Towering over eastern Budapest, Euro 2020 venue the Puskas Arena is both a monument to Prime Minister Viktor Orban’s football fanaticism and a budding revival in once powerful Hungary’s fortunes.
Named after Ferenc Puskas, the mercurial lynchpin of Hungary’s fabled ‘Magical Magyars’ team of the 1950s, the 68,000-capacity stadium will host four games at the tournament which begins June 11.
Hungary’s group matches against title holders Portugal (June 15), and world champions France (June 19) will be played there, as well as France’s clash with Portugal (June 23), and a last-16 tie (June 27).
The only Euro 2020 venue without a spectator limit, the ground was opened in 2019 as part of a nationwide stadium-building programme under Orban since he came to power in 2010.
“The rebuilding project of Hungarian football is a decade-old story of actual physical reconstruction begun by Orban,” Gyorgy Szollosi, editor-in-chief of the Nemzeti Sport newspaper, told AFP.
Hungary’s football infrastructure development has been “unprecedented in Europe” Sandor Csanyi, head of the Hungarian Football Association (MLSZ), said last month.
Every stadium in the country’s top two divisions has been rebuilt, with the Puskas Arena the jewel in the crown of the building boom.
Mostly silent since it opened due to coronavirus fan restrictions, the impressive arena was built on the same spot and partly from the rubble of the communist-era “Nepstadion” (People’s Stadium).
That vast monolith was erected in 1954 a year after Hungary, considered the best side in the world at the time, famously thrashed England 6-3 at Wembley in the so-called “Match of the Century”.
The Nepstadion, intended as a monument to Hungarian glory, was never fully completed after hot favourites Hungary lost the 1954 World Cup final to West Germany.
Then after the country’s failed 1956 revolution against Soviet rule its biggest stars including Puskas left the country.
Hungary’s race to the bottom from the heyday of the Magical Magyars was unparallelled in football.
UEFA statistics produced for the organisation’s 50-year-anniversary in 2004 showed Hungary was the only European country whose vital signs of football life -– number of players, pitches, clubs, and coaches –- had regressed since 1954.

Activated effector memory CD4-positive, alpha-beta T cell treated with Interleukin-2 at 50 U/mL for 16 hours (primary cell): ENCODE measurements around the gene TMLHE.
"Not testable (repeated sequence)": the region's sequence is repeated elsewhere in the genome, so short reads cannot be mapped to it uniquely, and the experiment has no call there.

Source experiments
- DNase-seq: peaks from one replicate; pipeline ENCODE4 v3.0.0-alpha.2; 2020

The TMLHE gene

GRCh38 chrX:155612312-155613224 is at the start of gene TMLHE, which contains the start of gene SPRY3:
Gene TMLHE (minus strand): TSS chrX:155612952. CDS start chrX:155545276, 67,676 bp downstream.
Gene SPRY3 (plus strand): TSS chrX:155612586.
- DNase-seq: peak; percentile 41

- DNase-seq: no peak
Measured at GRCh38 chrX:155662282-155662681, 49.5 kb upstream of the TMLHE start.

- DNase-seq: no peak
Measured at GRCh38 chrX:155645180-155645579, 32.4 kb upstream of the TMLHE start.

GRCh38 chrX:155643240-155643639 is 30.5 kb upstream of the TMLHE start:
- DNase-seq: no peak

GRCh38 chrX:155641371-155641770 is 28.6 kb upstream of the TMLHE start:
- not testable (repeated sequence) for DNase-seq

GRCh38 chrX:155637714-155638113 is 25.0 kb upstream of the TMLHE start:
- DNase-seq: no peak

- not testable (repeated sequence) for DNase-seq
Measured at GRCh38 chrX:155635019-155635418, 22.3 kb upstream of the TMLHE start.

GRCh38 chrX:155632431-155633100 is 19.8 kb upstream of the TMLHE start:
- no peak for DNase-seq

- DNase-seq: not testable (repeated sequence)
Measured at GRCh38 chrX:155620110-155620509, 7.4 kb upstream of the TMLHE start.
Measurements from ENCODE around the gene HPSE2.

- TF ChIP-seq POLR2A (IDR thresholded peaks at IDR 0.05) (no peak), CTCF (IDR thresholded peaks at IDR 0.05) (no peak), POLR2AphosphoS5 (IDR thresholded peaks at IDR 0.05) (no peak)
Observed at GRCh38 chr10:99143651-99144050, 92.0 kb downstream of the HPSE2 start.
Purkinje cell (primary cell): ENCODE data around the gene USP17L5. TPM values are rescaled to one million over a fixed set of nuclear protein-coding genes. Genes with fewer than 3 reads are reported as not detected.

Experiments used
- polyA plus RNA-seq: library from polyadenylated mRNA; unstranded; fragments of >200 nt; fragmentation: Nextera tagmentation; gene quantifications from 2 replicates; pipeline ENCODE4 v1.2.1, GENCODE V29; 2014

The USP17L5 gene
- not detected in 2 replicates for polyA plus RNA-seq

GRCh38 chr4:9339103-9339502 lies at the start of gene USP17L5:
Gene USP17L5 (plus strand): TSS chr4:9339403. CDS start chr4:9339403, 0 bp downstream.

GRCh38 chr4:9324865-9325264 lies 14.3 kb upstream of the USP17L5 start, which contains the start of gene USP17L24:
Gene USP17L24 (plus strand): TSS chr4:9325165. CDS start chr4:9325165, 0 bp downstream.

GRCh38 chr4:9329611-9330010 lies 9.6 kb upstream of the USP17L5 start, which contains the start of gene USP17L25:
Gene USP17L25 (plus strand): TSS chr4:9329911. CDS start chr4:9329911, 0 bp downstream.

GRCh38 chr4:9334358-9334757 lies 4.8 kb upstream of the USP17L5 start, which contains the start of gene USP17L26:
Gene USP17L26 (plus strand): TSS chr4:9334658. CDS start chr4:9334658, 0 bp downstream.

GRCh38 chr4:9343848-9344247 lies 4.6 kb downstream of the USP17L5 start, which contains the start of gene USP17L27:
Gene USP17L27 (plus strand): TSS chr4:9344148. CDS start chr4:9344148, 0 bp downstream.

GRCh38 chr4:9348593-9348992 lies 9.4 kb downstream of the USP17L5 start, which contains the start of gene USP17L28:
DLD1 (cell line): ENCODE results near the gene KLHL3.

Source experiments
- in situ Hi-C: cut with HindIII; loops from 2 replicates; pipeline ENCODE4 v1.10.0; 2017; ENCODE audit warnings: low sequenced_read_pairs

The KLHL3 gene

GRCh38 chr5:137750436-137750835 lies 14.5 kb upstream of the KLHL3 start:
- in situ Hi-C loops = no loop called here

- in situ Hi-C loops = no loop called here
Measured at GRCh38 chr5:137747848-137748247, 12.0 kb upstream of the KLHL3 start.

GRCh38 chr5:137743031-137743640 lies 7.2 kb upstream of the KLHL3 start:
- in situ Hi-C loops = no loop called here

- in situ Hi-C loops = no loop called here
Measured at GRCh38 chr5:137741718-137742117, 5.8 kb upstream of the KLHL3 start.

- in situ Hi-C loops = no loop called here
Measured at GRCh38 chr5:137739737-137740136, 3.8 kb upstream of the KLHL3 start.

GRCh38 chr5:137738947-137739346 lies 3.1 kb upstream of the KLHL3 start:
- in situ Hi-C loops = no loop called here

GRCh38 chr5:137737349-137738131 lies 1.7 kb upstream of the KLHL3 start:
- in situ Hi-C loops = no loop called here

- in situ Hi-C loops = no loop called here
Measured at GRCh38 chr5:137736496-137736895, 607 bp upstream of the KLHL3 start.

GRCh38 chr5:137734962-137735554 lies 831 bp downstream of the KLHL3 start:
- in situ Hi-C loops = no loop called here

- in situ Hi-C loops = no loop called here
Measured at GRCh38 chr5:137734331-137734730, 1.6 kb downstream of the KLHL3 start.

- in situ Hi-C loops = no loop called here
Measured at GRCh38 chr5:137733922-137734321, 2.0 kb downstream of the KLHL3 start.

Since then, particularly since the end of communism in 1989, factors including low levels of investment or TV money, decrepit grounds, and corruption contributed to the rot.
Failure to produce world-class players since Puskas, 1950s Barcelona legend Laszlo Kubala, and 1967 Ballon d’Or winner Florian Albert has also kept Hungary trailing far behind neighbours like Croatia who reached the 2018 World Cup final.
“I would like to see Hungary reach the same heights in football as before, that is the World Cup final,” Orban, 58, a former amateur player and regular match-goer, said last December.
Orban’s critics complain that several of the new stadia are oversized, often saw price over-runs, and are typically expensive long-term burdens for taxpayers.
Most clubs in the top two Hungarian league divisions are also owned by or linked to figures close to or members of Orban’s ruling party Fidesz, fuelling concerns about cronyism.
But with the national team steadily improving under Italian coach Marco Rossi, success-starved fans are focusing instead on Hungary’s second successive qualification for the European Championships.
Euro 2016 in France was the Magyars’ first participation at a major tournament since the World Cup in 1986.
“One qualification might have been a one-off, but two-in-a-row signals that the team is also on the right track,” Gergely Marosi, a football journalist, told AFP.
“By getting to Euro 2020 a government that spends a lot on sport and treats it as a priority can show that there are concrete results now on the pitch, not just the new stadia,” he said.